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Go online to learn about Georgia's 2020 Census Campaign

A new decade means there is a new census coming.

Governor Brian P. Kemp officially announced the official launch of Georgia's 2020 Census campaign - Every. One. Counts. - led by the state's Complete Count Committee. Every. One. Counts. is a marketing campaign to secure strong participation by Georgia residents in the 2020 U.S. Census, which determines reapportionment of congressional and state legislative districts, directs how federal funding is distributed among states, and informs community planning efforts across the country.

"Every. One. Counts. is committed to ensuring that every Georgian is heard - and counted - in the 2020 Census," said Governor Kemp. "This campaign will work closely with census-focused organizations at the state, local, and federal levels to ensure Georgia is best prepared for the next decade. I encourage every Georgian to visit to learn more about this important initiative and make plans to participate."

The U.S. Constitution requires a count of every resident in the nation. The Census occurs every ten years.

For the first time in history, the Census will be conducted primarily online through a secure Census Questionnaire, although hard-copy questionnaires will still be available for submission via telephone and mail. The questionnaire will be available in twelve, non-English languages. National Census Day is April 1, 2020. Check out how your area will be reached by the U.S. Census Bureau.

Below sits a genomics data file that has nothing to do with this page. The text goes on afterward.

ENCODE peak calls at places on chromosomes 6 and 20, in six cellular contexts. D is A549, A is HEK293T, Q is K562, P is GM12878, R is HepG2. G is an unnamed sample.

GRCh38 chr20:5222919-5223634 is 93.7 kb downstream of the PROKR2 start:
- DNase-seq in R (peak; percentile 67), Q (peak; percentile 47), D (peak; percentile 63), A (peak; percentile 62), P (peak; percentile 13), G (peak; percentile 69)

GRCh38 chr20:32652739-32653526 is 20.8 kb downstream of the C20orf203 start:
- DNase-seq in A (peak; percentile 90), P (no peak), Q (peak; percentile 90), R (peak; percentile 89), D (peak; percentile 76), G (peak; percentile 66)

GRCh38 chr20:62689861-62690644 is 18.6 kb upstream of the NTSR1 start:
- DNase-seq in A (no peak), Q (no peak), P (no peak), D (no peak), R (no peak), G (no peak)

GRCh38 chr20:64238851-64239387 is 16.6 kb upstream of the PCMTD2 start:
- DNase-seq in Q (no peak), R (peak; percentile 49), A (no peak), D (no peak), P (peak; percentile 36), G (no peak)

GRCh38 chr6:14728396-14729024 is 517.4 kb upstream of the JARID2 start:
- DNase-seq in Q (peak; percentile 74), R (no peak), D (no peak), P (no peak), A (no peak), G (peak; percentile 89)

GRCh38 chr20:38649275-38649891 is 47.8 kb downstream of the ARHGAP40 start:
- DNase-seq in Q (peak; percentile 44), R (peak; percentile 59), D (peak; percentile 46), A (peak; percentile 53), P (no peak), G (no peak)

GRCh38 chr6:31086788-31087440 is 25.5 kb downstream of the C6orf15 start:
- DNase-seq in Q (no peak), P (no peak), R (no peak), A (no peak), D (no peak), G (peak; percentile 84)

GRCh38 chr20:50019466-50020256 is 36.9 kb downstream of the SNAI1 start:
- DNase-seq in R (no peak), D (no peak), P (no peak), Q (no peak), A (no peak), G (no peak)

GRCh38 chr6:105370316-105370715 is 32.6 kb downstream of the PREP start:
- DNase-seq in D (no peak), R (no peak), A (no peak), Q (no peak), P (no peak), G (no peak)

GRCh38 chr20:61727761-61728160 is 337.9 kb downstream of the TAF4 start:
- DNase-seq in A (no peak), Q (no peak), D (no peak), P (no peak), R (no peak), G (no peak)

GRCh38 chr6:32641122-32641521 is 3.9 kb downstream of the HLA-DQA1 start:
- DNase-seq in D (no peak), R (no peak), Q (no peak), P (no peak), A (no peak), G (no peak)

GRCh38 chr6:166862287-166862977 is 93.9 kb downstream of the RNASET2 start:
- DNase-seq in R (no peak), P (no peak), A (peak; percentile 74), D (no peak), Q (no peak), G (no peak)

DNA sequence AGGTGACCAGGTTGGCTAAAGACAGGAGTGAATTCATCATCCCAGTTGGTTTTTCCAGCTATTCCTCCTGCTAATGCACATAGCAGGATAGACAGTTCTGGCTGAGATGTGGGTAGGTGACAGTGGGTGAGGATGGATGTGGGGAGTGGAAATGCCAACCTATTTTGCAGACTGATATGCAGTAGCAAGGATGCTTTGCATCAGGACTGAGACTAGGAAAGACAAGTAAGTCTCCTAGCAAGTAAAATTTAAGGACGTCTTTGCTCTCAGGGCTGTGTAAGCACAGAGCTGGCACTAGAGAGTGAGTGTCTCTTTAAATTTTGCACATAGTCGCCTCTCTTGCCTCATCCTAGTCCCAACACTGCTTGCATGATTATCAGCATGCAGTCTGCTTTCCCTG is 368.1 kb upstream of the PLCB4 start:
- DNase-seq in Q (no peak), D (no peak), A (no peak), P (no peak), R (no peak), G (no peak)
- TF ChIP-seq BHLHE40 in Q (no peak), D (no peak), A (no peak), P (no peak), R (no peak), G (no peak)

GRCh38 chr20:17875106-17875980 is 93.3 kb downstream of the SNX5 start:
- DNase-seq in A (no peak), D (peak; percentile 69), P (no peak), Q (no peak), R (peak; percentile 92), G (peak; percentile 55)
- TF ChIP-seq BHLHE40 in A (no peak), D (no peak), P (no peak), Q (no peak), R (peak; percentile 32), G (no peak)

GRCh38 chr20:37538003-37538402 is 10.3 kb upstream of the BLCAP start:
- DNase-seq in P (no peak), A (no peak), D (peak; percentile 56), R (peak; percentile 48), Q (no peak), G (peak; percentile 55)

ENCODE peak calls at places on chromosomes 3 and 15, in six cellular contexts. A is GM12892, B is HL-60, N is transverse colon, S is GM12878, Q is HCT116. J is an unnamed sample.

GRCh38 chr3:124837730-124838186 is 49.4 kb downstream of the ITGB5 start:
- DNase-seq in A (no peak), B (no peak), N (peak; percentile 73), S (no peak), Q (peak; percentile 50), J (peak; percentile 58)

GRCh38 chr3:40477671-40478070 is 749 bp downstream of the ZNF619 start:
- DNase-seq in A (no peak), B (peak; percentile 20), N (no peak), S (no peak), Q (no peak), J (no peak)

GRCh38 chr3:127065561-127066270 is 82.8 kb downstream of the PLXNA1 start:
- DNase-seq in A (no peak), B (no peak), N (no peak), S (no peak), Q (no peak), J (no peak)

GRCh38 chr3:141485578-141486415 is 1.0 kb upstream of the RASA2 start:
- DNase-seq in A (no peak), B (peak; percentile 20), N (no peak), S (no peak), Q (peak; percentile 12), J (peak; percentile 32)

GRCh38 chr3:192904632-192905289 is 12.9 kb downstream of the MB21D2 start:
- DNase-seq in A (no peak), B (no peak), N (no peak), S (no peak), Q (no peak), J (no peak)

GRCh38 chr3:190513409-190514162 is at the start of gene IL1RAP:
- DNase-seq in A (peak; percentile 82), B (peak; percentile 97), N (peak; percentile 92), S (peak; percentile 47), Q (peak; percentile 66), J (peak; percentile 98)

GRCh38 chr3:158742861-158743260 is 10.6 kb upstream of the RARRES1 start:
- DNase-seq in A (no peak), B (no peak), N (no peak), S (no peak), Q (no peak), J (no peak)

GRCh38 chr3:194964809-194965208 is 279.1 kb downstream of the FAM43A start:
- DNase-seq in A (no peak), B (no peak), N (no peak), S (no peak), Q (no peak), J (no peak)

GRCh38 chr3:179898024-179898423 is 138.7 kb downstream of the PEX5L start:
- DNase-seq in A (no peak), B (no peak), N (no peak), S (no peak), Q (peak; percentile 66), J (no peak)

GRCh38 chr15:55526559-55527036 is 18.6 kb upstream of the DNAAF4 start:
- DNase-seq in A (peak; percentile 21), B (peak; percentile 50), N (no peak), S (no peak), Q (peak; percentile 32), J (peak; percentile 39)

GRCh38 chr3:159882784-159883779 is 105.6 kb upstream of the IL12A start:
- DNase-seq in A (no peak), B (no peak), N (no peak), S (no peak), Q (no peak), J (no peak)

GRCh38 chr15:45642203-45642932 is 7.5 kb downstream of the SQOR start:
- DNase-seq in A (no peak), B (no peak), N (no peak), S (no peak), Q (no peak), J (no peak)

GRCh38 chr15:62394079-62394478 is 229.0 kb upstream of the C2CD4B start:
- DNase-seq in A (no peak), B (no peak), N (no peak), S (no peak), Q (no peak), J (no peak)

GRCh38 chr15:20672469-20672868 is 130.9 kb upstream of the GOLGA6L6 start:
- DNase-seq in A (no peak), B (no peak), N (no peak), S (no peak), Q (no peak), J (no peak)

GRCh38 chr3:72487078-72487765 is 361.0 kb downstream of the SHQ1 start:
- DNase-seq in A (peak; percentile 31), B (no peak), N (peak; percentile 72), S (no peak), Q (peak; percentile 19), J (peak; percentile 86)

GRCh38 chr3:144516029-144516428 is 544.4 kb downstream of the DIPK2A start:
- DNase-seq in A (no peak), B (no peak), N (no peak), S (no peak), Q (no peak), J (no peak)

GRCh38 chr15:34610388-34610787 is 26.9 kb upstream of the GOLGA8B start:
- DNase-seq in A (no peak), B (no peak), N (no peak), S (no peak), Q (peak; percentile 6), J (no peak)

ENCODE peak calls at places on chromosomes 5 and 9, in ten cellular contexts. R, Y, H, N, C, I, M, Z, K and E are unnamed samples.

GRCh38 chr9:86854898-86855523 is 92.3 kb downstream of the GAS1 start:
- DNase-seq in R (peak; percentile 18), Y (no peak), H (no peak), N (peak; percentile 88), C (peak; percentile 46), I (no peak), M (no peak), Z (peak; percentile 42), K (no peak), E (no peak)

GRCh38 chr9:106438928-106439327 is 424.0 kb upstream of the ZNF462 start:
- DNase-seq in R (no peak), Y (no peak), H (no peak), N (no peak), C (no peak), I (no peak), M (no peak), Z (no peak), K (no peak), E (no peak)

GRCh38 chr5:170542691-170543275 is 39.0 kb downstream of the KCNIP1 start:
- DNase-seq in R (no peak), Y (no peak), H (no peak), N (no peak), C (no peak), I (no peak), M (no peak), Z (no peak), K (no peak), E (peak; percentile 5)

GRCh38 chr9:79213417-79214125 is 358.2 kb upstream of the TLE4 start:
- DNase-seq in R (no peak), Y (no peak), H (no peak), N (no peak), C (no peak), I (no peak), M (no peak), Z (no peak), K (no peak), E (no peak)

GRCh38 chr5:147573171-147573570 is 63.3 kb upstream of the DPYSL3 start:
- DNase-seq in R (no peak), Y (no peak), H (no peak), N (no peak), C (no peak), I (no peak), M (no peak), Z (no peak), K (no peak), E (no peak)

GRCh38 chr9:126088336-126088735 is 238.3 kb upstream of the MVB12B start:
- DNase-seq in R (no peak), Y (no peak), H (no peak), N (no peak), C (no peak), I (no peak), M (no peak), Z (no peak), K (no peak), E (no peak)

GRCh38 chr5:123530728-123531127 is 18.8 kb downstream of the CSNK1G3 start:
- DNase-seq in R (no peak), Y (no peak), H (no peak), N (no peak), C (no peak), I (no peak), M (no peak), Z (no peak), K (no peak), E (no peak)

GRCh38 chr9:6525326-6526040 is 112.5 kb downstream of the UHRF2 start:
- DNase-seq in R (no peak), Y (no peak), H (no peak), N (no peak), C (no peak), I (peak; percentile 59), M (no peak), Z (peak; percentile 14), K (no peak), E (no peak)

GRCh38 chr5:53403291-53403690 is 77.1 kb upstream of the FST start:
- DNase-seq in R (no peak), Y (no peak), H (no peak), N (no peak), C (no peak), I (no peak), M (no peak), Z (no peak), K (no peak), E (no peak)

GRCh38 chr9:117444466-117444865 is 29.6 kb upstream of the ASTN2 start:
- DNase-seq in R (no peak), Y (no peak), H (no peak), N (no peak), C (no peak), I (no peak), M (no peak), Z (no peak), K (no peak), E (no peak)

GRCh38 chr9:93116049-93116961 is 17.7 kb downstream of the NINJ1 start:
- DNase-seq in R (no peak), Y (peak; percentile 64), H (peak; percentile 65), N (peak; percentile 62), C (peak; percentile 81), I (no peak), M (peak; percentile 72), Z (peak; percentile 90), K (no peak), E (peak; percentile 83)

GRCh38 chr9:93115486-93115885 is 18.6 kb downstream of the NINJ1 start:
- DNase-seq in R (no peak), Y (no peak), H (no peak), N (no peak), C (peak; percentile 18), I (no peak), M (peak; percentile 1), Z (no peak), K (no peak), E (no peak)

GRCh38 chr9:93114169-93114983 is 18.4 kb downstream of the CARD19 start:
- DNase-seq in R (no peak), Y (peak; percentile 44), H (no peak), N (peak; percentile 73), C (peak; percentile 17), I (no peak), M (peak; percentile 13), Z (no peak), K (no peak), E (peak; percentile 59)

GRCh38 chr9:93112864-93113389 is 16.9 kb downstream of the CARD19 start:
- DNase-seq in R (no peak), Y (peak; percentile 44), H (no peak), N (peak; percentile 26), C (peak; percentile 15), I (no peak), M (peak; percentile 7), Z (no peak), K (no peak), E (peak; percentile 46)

Visit for more information - including FAQs - about the 2020 Census and Every. One. Counts.

Estimated Timeline

March 12 - 20: Households begin to receive invitations from the U.S. Census Bureau to complete the Census Questionnaire online or via paper form.

March 16 - 24: Households receive reminder letters.

If no response, March 26 - April 3: Households receive reminder postcards.

If no response, April 8 - 26: Households receive reminder letters with paper forms.

If no response, April 20 - 27: Households receive final reminder postcards.

If there is still no response, the U.S. Census Bureau will use "address canvassing" - send people door-to-door - to connect with residents and ensure participation.

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